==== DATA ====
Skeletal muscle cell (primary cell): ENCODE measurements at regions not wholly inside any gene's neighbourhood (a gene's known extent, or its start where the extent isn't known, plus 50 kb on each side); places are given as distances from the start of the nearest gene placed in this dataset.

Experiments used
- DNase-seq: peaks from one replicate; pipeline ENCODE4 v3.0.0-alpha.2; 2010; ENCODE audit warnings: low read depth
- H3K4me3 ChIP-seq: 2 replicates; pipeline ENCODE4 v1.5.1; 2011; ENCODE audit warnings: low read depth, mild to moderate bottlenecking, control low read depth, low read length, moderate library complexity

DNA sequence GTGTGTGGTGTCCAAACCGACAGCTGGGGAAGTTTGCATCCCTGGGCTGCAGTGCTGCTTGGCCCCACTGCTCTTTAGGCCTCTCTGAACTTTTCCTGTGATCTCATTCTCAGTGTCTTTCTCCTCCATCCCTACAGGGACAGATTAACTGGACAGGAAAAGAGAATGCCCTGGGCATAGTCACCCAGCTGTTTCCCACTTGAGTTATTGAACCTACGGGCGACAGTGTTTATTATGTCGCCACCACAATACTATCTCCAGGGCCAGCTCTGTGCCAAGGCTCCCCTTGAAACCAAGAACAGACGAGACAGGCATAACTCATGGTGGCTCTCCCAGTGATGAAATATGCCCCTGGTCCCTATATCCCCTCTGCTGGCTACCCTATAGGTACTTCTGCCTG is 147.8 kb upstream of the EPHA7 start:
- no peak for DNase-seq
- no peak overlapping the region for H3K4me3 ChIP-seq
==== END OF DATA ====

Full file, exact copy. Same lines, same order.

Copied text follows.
Skeletal muscle cell (primary cell): ENCODE measurements at regions not wholly inside any gene's neighbourhood (a gene's known extent, or its start where the extent isn't known, plus 50 kb on each side); places are given as distances from the start of the nearest gene placed in this dataset.

Experiments used
- DNase-seq: peaks from one replicate; pipeline ENCODE4 v3.0.0-alpha.2; 2010; ENCODE audit warnings: low read depth
- H3K4me3 ChIP-seq: 2 replicates; pipeline ENCODE4 v1.5.1; 2011; ENCODE audit warnings: low read depth, mild to moderate bottlenecking, control low read depth, low read length, moderate library complexity

DNA sequence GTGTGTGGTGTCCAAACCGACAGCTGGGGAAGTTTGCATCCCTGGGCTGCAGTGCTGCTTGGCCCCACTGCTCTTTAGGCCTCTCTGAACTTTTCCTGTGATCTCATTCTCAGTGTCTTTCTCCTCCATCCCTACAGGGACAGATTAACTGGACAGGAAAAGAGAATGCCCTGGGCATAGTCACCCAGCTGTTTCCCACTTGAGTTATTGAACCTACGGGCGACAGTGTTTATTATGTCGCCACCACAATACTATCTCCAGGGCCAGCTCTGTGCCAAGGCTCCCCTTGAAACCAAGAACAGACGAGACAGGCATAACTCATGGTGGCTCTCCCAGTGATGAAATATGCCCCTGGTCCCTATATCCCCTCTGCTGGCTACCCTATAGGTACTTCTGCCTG is 147.8 kb upstream of the EPHA7 start:
- no peak for DNase-seq
- no peak overlapping the region for H3K4me3 ChIP-seq